We have great local resources for learning language through immersion.  Potential new friends live all around us!  Having the motivation and the "I want to  and I can do this" attitude helps a lot, too. 

Friday, November 5, 2010

Prayers: CPH's En el nombre de Jesús

Omar Weber published a book of prayers, a series of conversations with God about day-to-day matters of joy and concern, written in Spanish, which was a delight to me when I ordered a copy from Concordia Publishing House, entitled _En el nombre de Jesús_.  Our God is not just a god who sits in the heavens and looks down on us as sinful scoundrels making mistakes as he points and laughs at the entertainment of the fixes we get ourselves into by our own pig-headedness.  Ours is a God who came to dwell among us, to sit at the table with the down-and-out, the sorrowful, and the cheaters.  Some followers of Christ become friends of their Savior who first befriended us, enjoying communion, advice-seeking, confession, and a safe haven for fears, ideas, rants, hopes, and needs through conversations with the Lord. 

In his book of prayers, Pastor Weber intercedes about quotidien concerns that are common to Christians at particular moments in our lives.  He includes personal situations such as, "Thank you for all that I have and am" and "I have too much to do" and "I need to learn to work on a team", as well as prayers for community, including "Prayer for my sister" and "Prayer for those who are angry at the church";  these prayers are overflowing with love and devotion for the God who loves us infinitely more than we deserve, who invites us to cast our burdens and cares upon his strong shoulders.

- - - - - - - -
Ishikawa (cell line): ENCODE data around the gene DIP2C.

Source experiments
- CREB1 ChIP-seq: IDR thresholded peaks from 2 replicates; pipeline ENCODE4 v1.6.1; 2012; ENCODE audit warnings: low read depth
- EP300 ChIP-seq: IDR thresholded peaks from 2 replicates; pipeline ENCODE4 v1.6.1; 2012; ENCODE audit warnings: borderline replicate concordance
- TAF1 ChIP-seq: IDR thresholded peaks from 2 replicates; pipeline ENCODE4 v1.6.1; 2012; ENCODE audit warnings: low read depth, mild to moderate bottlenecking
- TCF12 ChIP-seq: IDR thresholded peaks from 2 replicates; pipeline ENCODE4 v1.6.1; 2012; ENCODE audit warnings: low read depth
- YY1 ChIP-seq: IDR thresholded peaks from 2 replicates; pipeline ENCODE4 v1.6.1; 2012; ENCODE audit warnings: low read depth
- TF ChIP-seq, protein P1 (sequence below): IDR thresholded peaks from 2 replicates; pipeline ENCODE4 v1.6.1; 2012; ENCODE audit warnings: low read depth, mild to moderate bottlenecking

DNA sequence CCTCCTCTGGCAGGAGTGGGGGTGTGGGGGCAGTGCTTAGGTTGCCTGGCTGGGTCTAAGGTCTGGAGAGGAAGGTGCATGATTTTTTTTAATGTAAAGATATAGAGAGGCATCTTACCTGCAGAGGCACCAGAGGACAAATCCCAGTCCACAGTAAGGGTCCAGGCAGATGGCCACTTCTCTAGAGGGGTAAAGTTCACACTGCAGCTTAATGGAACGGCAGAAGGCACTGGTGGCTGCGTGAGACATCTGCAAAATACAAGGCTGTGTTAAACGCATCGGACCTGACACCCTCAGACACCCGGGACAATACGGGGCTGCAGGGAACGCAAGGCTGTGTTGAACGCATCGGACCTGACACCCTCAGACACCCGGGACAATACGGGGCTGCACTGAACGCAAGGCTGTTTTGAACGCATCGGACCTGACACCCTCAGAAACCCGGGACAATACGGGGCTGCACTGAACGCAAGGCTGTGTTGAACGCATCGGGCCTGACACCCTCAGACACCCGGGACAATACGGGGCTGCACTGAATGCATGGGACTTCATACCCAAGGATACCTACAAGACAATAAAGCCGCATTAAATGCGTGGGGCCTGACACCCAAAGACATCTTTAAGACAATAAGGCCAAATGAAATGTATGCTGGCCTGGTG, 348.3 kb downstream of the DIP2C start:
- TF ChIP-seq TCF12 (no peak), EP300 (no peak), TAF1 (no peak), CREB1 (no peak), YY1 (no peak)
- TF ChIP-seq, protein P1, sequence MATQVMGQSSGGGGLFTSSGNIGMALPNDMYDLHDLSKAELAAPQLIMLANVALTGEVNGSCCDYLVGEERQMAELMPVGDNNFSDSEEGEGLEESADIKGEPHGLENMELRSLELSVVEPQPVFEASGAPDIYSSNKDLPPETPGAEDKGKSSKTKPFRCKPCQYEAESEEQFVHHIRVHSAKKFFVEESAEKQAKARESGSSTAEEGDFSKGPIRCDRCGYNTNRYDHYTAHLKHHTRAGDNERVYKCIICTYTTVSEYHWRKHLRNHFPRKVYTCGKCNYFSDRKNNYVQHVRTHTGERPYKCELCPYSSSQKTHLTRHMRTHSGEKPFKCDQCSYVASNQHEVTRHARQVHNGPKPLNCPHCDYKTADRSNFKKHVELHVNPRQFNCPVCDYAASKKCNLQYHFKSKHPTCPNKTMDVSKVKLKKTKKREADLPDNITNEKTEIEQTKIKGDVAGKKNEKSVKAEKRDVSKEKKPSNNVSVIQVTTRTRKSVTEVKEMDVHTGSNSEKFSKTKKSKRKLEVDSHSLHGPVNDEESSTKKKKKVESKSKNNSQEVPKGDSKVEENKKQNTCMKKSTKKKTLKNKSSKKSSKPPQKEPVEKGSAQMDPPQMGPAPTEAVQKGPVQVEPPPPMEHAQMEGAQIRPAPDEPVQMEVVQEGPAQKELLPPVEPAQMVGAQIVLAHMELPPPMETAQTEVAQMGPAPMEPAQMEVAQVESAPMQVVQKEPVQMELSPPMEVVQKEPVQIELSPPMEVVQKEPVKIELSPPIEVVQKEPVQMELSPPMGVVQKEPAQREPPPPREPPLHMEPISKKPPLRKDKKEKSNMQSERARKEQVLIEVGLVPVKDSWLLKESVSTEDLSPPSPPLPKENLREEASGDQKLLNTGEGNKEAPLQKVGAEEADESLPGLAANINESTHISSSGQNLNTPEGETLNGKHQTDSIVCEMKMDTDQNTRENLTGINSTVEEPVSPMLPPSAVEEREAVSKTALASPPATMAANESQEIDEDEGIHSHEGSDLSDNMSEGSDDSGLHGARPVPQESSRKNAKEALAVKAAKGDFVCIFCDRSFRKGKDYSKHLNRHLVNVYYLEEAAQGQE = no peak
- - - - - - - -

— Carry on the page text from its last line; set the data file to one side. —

Back in early 2008, I asked the editors of CPH if I could translate a selection of twenty five or so of the prayers for a booklet to use as a Christmas gift the coming year for my family.  The editors granted permission and I got started.  They asked me to submit those translations for approval by the copyright office, and when I did, they offered me the translation job of the entire book.  I was surprised, a bit overwhelmed, and soon delighted by the task ahead of me.  I enjoyed a summer of sitting in the coffee shop, the public library, and at the kitchen table mediating on the words of the prayers until the pages fell out and I felt I knew the author as a friend.

If Advent is a time of reflection and prayer for you as it is for many believers, or if you're thinking of a gift for Christmas for a person of prayer:  hot off the press, the bilingual version of Pastor Weber's book of prayers In the Name of Jesus is available for less than $15.